07 September, 2010

Montreal Closes With Tavernier Film

by Sandy Mandelberger, North American Editor

The Montreal World Film Festival comes to a close this evening with the North American Premiere of THE PRINCESS OF MONTPENSIER, the latest film from celebrated French director Bertrand Tavernier. The film will screen following the announcement of the Festival awards at the Theatre Maisonneuve, a spectacular concert hall that is the Festival’s most luxurious screening venue. The lavish historical epic is set in France in the mid sixteenth century, when the religious wars between Catholics and Protest Huguenots created endless opportunities for intrigue, passion and constantly shifting alliances and loyalties.

The film centers on the beautiful young aristocrat Marie de Mezieres (played by the gorgeous Melanie Thierry) whose father has promised her hand in marriage to the Prince of Montpensier. However, the tempestuous bride-to-be is in love with Henri de Guise, one of the kingdom’s most intrepid heroes. The Prince takes Marie back to his chateau, where she is tutored by Chabannes, a Protestant, who soon falls in love with the young woman. When Henri arrives at the chateau along with the Duke d’Anjou, the heir to the throne, a passion play of extreme emotions is set into gear. The young noblewoman is torn between passion, duty and ambition, each quality personified by the three different men in her life.

This titanic battle of the will and the flesh is emboldened by the gorgeous art direction and costume design that makes the story a sumptuous feast for the eyes. It is indeed a compliment to say that the film is a Renaissance painting come to life. Like its heroine, director Bertrand Tavernier’s visitation to 16th century France has both beauty and brains and offers a portrait of Renaissance life that is vivid and enthralling. Much more than a costume epic, the film is a compelling drama and a vivid exploration of the extremes of the battle of the sexes that still has resonance in our modern times. The director elicits strong performances from his sensational cast, which includes also includes Lambert Wilson, Gaspard Ulliel, Raphael Personnaz and Gregoire Leprince-Ranguet.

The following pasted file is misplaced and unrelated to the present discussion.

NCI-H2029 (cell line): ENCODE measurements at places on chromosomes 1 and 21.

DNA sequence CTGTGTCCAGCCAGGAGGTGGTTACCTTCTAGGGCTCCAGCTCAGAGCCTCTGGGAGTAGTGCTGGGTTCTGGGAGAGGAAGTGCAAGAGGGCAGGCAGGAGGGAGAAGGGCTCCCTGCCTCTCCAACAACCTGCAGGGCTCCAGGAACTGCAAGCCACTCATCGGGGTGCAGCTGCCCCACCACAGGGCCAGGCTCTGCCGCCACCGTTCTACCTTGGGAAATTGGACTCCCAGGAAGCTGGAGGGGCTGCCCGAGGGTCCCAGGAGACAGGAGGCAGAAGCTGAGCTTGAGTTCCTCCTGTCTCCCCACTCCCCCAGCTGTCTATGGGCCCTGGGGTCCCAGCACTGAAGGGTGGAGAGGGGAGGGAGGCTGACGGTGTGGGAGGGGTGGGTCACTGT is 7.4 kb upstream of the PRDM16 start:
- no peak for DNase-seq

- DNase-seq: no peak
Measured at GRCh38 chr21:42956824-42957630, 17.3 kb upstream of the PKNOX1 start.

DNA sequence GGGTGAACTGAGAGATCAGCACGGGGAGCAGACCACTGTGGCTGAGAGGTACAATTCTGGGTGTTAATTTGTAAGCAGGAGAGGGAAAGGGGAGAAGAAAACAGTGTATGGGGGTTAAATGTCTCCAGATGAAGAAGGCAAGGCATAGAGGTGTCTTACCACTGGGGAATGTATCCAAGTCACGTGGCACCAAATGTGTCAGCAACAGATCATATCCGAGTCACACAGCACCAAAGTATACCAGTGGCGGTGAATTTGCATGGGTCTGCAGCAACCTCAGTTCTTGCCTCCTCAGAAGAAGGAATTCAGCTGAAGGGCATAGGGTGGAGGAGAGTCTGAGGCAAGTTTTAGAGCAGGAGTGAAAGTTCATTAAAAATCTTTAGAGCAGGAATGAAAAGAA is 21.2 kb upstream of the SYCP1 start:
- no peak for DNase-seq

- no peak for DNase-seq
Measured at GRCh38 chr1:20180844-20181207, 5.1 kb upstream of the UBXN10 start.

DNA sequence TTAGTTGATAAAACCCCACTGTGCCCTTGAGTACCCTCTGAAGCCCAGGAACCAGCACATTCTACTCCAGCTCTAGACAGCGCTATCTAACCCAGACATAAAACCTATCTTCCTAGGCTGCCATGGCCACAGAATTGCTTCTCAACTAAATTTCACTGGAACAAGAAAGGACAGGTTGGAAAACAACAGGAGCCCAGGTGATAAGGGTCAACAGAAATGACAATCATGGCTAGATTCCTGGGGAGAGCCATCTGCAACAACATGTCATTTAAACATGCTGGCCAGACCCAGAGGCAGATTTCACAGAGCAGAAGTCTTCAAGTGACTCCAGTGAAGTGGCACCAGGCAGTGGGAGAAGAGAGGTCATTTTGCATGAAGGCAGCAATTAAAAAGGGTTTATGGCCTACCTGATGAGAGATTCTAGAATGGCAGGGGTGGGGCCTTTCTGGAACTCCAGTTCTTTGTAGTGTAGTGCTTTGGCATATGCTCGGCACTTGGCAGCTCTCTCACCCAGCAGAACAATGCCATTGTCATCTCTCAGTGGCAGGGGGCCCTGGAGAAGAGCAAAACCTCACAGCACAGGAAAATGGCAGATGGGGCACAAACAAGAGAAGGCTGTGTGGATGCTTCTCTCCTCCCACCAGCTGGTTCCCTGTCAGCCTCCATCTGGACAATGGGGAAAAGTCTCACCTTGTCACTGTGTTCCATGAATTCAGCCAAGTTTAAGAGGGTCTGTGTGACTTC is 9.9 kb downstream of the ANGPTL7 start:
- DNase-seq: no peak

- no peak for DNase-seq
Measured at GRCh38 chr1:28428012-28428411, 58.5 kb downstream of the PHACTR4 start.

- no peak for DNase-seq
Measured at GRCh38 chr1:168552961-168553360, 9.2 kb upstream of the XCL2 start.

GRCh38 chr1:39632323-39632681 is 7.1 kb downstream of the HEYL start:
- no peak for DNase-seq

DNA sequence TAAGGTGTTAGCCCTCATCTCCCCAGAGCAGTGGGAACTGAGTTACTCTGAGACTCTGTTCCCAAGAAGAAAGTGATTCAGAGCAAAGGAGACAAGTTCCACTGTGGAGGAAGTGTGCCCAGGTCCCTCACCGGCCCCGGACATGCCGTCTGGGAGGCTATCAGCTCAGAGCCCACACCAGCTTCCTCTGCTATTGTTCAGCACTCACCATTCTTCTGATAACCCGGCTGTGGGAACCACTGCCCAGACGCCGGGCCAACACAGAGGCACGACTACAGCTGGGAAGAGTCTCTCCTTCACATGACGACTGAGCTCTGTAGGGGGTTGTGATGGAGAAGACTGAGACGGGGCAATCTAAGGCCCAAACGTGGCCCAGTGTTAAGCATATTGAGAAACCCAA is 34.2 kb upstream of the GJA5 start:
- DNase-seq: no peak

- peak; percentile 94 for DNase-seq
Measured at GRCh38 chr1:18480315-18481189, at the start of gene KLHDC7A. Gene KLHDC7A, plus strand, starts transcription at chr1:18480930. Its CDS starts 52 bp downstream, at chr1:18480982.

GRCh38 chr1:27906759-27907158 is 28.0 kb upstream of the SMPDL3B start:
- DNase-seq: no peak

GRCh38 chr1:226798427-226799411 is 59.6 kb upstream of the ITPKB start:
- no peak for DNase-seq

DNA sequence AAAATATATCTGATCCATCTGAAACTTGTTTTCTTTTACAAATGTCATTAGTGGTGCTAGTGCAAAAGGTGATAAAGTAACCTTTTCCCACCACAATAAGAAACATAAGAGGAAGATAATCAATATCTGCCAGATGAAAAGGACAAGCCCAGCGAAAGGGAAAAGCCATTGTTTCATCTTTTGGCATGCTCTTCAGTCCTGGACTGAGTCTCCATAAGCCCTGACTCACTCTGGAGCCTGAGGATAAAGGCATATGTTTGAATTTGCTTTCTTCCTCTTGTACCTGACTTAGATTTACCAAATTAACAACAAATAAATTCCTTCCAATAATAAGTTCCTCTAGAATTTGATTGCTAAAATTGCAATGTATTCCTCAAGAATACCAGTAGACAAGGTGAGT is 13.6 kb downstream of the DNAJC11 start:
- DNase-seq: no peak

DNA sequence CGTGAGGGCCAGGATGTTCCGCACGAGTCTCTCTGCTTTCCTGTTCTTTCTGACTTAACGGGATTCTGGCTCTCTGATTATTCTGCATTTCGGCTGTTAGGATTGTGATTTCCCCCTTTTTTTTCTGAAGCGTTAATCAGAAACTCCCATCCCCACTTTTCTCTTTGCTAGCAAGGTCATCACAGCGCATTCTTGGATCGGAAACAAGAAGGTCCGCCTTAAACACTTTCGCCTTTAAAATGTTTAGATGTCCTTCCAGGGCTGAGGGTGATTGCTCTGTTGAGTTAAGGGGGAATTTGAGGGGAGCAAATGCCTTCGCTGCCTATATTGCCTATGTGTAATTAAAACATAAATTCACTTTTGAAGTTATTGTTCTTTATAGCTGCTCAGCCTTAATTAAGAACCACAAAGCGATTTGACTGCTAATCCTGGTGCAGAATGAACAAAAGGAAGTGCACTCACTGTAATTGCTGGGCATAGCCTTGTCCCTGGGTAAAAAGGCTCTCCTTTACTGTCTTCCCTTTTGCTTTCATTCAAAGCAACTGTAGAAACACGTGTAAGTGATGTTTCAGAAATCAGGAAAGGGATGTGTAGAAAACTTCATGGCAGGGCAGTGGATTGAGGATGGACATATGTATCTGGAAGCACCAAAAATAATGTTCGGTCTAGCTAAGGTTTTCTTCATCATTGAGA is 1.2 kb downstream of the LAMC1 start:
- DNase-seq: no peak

For Tavernier, this film is a return to form after a rather spotty decade. His previous film, IN THE ELECTRIC MIST, a thriller set in contemporary Louisiana and starring Tommy Lee Jones, John Goodman and Peter Sarsgaard, is also screening in the Festival in the complete director’s cut. The film was edited without its director’s approval and released in a truncated version that bombed rather disastrously at the box office. Prior to that film, he only made two other films in the past decade, SAFE CONDUCT (2002) and HOLY LOLA (2004), both of which were not widely seen by international audiences.

However, Tavernier is still regarded in his native France and by discriminating critics and film buffs as a modern cinema master, the inheritor of the throne from the lions of the French nouvelle vague of the 1950s and 1960s. Tavernier broke into films as an assistant to legendary filmmaker Jean-Pierre Melville before scoring a major success with his debut film THE CLOCKMAKER OF SAINT-PAUL in 1974, featuring an award-winning performance by Philippe Noiret. He was most active in the two decades that followed with such highly regarded films as THE JUDGE AND THE ASSASSIN (1976), CLEAN SLATE (1981), A SUNDAY IN THE COUNTRY (1984), BEATRICE (1987), DADDY NOSTALGIE (1990) and L’APPAT (1995).

A lifetime lover of jazz, he realized a personal dream of creating the perfect “jazz movie” in 1986 with ‘ROUND MIDNIGHT. He directed legendary saxophonist Dexter Gordon in an Oscar-nominated performance, where he played the semi-autobiographical character of an American jazz musician in Paris. The film’s atmospheric lensing and the intense performance of Gordon in a role that was uncompromisingly similar to his drug and alcohol addicted self, made it a standout for its director, although it did not open the doors of Hollywood as many had expected.

Tavernier, who has also written several books on cinema, ultimately felt more comfortable working in France, where artists are venerated and celebrated for their overall contributions, rather than the limitations of recent box office performance. For the sturdy classic films of his most prolific period, he is regarded as one of the most passionate and accomplished filmmakers of his generation.

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